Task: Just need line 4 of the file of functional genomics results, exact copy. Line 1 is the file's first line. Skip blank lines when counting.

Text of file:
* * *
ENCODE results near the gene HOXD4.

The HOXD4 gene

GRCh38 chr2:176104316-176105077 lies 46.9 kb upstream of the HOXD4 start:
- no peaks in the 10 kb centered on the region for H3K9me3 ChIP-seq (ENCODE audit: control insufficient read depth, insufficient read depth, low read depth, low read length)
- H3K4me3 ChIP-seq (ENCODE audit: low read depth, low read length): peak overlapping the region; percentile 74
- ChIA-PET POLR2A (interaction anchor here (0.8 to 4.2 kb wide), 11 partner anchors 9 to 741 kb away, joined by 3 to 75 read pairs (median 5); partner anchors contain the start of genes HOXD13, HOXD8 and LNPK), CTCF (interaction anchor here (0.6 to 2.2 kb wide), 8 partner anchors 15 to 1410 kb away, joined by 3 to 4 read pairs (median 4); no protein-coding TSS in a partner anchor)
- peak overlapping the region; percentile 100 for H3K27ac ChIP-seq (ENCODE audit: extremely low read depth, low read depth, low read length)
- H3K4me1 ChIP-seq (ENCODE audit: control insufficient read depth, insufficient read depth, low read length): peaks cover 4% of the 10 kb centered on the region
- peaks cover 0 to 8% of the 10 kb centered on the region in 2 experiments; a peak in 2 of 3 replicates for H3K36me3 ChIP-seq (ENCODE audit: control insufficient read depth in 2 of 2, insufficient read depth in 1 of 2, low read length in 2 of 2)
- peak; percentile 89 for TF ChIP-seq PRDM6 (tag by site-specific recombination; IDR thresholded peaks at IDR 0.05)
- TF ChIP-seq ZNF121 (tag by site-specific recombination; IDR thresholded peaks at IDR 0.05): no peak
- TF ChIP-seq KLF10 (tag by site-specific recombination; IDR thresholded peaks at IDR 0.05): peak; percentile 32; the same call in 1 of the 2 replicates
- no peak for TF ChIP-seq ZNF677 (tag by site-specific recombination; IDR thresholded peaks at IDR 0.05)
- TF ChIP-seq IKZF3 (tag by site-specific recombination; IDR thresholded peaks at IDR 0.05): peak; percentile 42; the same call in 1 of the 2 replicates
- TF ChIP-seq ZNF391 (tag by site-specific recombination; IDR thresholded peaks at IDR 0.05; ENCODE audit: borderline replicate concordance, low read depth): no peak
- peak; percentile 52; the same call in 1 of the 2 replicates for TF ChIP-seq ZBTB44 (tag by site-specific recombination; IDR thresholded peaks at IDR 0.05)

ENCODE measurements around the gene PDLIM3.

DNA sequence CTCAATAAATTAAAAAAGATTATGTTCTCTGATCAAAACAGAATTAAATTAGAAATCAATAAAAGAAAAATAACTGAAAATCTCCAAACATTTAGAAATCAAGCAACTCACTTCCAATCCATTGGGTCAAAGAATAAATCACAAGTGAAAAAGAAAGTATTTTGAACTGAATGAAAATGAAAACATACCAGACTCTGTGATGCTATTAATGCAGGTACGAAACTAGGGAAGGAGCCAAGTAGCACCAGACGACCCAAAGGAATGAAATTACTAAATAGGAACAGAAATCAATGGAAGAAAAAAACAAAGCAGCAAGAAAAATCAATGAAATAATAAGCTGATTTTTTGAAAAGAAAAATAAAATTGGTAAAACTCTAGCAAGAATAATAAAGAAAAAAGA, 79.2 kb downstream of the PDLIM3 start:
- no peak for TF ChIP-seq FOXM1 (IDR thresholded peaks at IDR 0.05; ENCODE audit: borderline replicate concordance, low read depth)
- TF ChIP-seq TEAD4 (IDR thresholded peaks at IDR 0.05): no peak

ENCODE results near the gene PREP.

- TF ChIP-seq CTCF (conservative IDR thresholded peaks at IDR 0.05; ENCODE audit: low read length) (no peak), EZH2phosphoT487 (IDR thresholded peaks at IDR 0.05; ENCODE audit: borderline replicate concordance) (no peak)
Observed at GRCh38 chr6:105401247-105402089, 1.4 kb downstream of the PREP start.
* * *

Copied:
- no peaks in the 10 kb centered on the region for H3K9me3 ChIP-seq (ENCODE audit: control insufficient read depth, insufficient read depth, low read depth, low read length)